Student actions regarded as misbehaviors are investigated through a sociocultural model that explains complexities of classrooms through the interdependence of three cultural layers: What People Bring, What’s Already There, The Work People Do Together (Artiles, 2003, in press; see Appendix D). This perspective affords a more complex understanding of students’ cultural tools that mediate their interpretations and decision-making processes during interactions with teachers. In addition, the model allows researchers to study the way discipline infractions that occur in the classroom are constructed during teacher-student interactions. Because student behaviors continue to emerge and cycle during interactions with a teacher, we need to account for these three layers to understand the complexity of misbehavior that can result in classroom conflicts.
Drawing on insights from sociocultural theory and the sociocultural origin of behavior, I explain how what notions, ideas, and beliefs teachers and students bring with them into the classroom contributes to their social functioning within a setting. I address the institutional layer of the framework by explaining what is already there through constructs from sociocultural theory. The work that people do together entails the interactional layer. In the interactional contexts of classrooms, teachers or students make decisions mediated in part by perceptions and interpretations.
Nested within the design of the conceptual framework for this study is the belief that when a teacher’s perception is enacted upon the student, or vice versa, each responds to the other based on their perception of what has transpired (see Figure 2). These iterations of moment-to-moment interactions create subjective behavioral outcomes open to criticism and scrutiny both personally and by others. These expected behavioral outcomes can be stated or unstated, distinguished or undistinguished, explicit or implicit, implied or directly communicated. Along with personal behavioral expectations, the teacher and student “expect” the other to “perform” or “act” in a certain way. It is within the space of what teachers and students do together that can lead to misunderstanding, misinterpretations, or misbehavior (perceived or real).
Figure 2. Conceptual framework.
Source: Adapted from Artiles, A. J. (in press).
Relating this to conflict, the preceding review of the literature revealed that the precursors of student disciplinary infractions have been neglected in this knowledge base.
In addition, the explanations and research methods used in this literature do not take into account an interpretative perspective or examine interactional processes. Absent in this work is the perspective of the student and highly represented is only the teacher and administrator’s account of transpired classroom events.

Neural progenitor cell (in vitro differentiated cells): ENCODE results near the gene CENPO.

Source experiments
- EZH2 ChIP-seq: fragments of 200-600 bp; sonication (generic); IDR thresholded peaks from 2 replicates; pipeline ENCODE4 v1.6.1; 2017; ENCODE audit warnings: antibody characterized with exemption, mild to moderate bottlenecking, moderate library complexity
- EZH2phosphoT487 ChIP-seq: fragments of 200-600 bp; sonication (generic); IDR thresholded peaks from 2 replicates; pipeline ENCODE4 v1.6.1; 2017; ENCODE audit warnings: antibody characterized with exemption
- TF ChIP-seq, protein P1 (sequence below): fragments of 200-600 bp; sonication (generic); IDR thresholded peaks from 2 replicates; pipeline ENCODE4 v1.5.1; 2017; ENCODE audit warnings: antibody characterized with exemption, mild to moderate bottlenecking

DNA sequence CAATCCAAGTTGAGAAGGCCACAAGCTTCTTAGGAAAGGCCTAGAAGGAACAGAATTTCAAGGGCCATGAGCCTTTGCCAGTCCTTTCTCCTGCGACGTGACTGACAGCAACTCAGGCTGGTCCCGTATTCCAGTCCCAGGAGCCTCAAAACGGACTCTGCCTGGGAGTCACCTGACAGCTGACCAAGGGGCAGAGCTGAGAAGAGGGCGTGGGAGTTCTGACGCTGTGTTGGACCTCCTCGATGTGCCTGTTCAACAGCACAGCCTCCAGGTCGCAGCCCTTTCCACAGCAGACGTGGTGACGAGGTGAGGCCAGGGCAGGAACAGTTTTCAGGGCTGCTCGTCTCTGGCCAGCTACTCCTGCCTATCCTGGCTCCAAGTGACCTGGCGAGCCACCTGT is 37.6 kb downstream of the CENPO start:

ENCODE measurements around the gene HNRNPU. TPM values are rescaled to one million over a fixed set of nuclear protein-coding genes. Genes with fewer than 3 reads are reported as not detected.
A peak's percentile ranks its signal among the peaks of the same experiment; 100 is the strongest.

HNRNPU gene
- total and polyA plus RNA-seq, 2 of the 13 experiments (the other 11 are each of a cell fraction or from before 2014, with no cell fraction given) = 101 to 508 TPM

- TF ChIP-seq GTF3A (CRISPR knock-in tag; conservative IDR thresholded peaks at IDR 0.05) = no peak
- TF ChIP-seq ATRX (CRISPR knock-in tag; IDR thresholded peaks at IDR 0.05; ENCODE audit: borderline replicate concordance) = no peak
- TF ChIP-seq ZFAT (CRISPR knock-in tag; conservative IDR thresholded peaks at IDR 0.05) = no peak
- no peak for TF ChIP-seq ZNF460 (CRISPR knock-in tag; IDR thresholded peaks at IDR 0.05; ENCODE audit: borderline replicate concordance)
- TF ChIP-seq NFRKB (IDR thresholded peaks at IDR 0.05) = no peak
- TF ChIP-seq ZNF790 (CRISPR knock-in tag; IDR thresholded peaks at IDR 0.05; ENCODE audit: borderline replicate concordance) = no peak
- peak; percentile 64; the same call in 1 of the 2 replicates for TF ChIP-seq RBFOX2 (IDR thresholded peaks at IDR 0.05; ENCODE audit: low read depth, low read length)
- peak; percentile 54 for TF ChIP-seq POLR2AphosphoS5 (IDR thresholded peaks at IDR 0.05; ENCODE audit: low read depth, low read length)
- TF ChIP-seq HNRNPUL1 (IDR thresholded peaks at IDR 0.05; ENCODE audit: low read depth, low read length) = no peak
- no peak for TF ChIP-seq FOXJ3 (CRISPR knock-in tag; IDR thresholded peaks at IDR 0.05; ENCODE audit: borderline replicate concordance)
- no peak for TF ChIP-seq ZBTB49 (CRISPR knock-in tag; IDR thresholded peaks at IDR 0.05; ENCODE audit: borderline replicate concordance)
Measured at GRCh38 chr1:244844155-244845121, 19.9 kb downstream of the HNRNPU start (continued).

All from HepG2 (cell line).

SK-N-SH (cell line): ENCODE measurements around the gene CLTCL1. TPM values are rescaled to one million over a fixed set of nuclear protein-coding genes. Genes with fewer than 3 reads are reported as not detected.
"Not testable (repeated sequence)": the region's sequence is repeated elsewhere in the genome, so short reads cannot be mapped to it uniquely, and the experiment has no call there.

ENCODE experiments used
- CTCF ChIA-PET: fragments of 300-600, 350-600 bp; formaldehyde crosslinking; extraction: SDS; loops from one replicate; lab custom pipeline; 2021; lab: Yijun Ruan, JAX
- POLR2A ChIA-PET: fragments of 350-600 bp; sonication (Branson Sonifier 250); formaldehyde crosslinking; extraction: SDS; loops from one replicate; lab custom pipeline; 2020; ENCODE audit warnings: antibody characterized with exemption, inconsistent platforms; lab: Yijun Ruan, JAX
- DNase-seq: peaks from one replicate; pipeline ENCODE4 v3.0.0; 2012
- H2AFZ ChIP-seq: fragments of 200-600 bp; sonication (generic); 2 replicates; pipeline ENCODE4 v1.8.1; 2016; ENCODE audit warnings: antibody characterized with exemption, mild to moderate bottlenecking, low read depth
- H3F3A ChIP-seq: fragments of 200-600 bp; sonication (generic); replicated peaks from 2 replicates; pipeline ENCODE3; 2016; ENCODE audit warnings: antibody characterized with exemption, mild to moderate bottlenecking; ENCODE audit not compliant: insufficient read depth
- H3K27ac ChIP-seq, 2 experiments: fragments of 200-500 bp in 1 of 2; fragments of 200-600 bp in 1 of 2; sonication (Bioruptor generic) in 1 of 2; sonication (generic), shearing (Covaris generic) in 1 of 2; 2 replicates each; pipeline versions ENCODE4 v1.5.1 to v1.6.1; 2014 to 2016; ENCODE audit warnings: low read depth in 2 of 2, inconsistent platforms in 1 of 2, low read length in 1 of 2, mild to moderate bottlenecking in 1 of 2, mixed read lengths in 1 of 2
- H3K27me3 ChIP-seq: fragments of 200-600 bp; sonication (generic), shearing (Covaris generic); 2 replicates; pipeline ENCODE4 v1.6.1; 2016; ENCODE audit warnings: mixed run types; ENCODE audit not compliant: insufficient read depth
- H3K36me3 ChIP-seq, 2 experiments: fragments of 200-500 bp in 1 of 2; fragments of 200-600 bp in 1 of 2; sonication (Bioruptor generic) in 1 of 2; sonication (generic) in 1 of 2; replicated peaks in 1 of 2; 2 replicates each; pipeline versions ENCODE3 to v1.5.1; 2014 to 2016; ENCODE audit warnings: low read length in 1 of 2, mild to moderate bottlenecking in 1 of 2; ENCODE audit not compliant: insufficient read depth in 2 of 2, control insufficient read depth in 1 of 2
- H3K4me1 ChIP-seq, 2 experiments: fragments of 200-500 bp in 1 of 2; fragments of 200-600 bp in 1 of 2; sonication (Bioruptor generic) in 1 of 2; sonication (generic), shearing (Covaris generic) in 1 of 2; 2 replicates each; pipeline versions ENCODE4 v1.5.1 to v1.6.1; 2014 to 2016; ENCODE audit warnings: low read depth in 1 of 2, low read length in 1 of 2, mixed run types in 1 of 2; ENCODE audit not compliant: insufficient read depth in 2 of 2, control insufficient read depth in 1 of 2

We know that most disciplinary referrals begin in the classroom (Skiba et al., 2002). This means that teacher perception of student behavior is a significant influence on referral decisions. Through teacher-student interactions, disciplinary infractions are co-constructed (Vavrus & Cole, 2002), but because of the relations of power between teacher and students, only the teacher’s interpretation of what counts as disruptive classroom behavior is often valued as a correct interpretation of a disruption or what constitutes misbehavior. The individual beliefs and worldview a teacher has is a personal influence they bring with them into the classroom. Personal influence plays a role in a teacher’s perception of students because it shapes how they deal with student behaviors.
The same notion applies to students in that what a student thinks and how a student views a teacher also mediates the interactional space where classroom conflicts occur.
Important is that African American males are “aware of how race [shapes] the manner in which they are viewed by their teachers and school administrators” (Howard, 2008, p.
954). The assumption could be made that if a student is aware a teacher perceives him negatively he could react awkwardly in response to his feelings.
Scholars have studied teacher beliefs and found that teachers often misunderstand and misjudge expressive movements of African American and Hispanic students (Cole & Boykin, 2008; Morris, 2005; Neal et al., 2003). This is a problem because the actions of students of color are generally interpreted as threatening, aggressive, disrespectful (Morris, 2005; Newcomb et al., 2002; Skiba et al., 2002), and in some cases, deceptive (Gregory & Weinstein, 2008). White, African American, and Hispanic students can engage in similar behavior, although only the behavior of African American and Hispanic students may be brought into question (Morris, 2005).